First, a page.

Is Fountas and Pinnell's LLI Evidence Based?
Fountas and Pinnell intervention program Leveled Literacy Instruction is a popular balanced literacy program. This program focuses on the use of fluency instruction via leveled texts, cueing, and guided reading. LLI does include some phonics, but it is limited and embedded within their fluency instruction. Leveled Literacy Instruction was inspired by Marie Clay’s Reading Recovery program. Recently, LLI has faced intense scrutiny for its efficacy. However, much of the criticism and support of LLI has been qualitative in nature. For example, the Fountas and Pinnell website, has a bibliography of studies on LLI and cites that this research has been positive, as proof of their efficacy. However, followers of this blog know that we believe efficacy (in education) can only be determined via quantitative measures and meta-analysis and the Fountas and Pinnell website does not list any quantitative information, in support of their programs efficacy.
I looked for a meta-analysis of the topic; however, I could not find any current meta-analysis of the topic, despite the fact that Fountas and Pinnell’s program is the most widely used English Language program in the world and despite the fact that it has faced intense scrutiny. Evidence for ESSA, as evaluated by LLI; however, they only looked at 2 studies and found a mean effect size of .13, which is statistically negligible. For the purposes of this blog, we conducted a meta-analysis of LLI, to evaluate the efficacy of the program. In order to conduct this analysis, a systematic search was conducted for LLI studies on the LLI website, on google, Education Source, and Sage Journal. All studies that did not have a control group and/or enough statistical detail to calculate an effect size were excluded. Next, effect sizes were calculated using the Cohen's d formula (for studies with sample sizes above 50) and Hedge's g (for studies with sample sizes below 50.
The systematic search found 7 studies on the topic of LLI instruction. However, no studies were found on Fountas and Pinnell Core instruction. 5 Studies were conducted by the Center for Research Policy in Education. 2 Studies were conducted by independent authors.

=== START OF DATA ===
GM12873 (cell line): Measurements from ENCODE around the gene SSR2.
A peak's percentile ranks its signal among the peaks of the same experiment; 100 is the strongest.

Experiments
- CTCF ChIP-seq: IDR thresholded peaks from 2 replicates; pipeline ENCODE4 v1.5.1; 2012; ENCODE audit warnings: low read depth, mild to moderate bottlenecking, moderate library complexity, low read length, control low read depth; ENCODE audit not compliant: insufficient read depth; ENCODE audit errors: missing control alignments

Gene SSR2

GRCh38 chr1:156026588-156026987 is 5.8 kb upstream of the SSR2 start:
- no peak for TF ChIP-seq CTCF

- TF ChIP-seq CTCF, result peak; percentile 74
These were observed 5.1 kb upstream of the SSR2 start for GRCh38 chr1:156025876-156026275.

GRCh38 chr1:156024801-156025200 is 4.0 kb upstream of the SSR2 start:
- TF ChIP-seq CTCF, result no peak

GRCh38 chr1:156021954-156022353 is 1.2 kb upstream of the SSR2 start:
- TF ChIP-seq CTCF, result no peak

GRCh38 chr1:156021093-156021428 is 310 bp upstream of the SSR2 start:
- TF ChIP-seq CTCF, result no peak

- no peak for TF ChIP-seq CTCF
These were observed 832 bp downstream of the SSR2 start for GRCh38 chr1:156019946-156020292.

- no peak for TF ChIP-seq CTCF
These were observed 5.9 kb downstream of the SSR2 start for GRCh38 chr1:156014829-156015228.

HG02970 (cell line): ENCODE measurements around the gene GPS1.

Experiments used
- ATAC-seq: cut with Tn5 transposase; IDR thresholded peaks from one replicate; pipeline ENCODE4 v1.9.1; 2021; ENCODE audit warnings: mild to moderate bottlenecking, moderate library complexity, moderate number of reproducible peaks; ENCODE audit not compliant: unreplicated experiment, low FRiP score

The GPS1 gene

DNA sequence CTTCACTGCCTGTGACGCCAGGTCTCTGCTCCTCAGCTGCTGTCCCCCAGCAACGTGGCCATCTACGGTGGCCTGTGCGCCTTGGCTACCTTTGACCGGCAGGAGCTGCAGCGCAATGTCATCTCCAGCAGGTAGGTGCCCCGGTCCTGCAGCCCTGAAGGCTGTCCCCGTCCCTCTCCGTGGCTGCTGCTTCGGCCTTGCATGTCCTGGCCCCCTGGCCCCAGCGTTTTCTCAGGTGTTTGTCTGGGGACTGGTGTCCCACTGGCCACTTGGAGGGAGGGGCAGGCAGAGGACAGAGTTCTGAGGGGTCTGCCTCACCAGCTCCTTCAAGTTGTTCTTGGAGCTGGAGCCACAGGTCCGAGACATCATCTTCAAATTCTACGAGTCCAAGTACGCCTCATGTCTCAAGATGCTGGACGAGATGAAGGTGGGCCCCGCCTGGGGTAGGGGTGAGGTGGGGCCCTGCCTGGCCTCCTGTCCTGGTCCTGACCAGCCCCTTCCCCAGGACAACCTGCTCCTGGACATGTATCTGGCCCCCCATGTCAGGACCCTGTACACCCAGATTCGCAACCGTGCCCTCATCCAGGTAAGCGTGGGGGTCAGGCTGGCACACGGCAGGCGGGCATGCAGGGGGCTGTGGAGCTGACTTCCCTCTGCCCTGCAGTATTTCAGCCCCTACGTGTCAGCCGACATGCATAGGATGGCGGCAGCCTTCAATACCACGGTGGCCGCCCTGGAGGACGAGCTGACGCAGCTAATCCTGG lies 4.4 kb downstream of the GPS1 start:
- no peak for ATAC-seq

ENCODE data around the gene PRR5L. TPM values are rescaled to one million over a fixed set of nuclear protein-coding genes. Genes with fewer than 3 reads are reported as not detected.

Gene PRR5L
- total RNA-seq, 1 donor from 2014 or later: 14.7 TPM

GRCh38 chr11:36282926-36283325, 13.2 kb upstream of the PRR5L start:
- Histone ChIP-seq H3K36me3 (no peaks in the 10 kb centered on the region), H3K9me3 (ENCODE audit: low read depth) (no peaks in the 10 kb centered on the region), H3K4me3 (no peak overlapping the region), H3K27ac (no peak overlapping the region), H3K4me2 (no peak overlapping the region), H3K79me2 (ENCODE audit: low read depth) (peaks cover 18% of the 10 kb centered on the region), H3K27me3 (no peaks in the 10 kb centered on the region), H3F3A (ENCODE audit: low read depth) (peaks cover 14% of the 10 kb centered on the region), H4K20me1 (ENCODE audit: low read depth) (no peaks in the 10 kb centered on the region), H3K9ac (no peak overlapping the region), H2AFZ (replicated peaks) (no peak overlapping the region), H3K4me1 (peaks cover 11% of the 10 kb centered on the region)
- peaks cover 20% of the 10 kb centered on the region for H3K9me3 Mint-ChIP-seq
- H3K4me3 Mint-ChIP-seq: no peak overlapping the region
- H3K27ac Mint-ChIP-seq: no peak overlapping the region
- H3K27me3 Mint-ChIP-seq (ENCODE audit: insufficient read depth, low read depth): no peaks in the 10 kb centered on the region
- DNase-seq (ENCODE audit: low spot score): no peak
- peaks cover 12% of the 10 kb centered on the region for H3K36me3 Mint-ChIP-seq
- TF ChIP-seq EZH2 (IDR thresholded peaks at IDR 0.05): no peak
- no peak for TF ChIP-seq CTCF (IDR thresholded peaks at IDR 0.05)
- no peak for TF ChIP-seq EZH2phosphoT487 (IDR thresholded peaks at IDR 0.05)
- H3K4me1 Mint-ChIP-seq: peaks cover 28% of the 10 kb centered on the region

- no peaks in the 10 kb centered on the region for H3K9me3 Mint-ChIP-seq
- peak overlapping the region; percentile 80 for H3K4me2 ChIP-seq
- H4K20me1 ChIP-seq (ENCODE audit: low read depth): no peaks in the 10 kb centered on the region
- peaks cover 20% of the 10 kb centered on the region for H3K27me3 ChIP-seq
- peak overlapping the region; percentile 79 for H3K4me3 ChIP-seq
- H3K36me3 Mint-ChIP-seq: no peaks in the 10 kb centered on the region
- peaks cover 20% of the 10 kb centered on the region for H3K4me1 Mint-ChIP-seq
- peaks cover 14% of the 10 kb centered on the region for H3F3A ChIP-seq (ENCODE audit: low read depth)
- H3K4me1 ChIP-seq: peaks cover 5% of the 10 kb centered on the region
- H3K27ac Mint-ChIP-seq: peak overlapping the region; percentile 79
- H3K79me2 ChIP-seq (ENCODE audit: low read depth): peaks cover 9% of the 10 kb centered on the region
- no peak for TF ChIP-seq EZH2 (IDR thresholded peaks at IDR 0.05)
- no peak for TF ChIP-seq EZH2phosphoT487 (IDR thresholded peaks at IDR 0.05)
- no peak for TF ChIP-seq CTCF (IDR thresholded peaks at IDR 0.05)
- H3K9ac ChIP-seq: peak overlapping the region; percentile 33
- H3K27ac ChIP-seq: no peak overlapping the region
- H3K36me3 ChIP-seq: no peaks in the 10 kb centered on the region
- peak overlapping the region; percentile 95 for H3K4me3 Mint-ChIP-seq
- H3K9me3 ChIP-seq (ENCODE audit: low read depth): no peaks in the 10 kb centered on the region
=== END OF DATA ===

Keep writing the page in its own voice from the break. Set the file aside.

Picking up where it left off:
On average, efficacy studies of LLI had an ES of .31, which is in the low range. Meaning that LLI does have a positive impact, but that impact is below the average impact of a literacy intervention and below the average impact of many other literacy programs. According to the NRP meta-analysis phonics has a mean effect size of .41 and in my own meta-analysis of the topic phonics has a mean effect size of .44. This suggests that on average phonics instruction produces higher outcomes than LLI.
I do have some concerns about the LLI research. A large number of the LLI studies were done by the same institute, the University of Memphis Center for Research Policy in Education (CRPE). Indeed, the LLI website only cites one study not done by this institute. These studies, as far as I could find, all showed effect sizes much more positive than all other studies done on the topic. Indeed one CRPE study found a mean ES of .44, which was an outlier compared to the rest of studies on the topic. The CRPE, also stated in some of their studies that effects were not statistically significant for some measurements, but did not provide the corresponding data. This methodology means that only the statistically significant/positive effects were reported in the CRPE studies, which inflates their mean results.
I also found some strange statistical anomalies in the CRPE papers. For example, the 2015 paper by the institute, had 3 effect sizes based on identical standard deviations and results for both their control group, intervention group, and on their pre and post tests. The resulting effect sizes were also extremely high. For this reason, I excluded these 3 effect sizes from my calculations, as suspicious. Comparatively, the two papers done independent of the CRPE on the topic both showed statistically insignificant to negative research outcomes for LLI.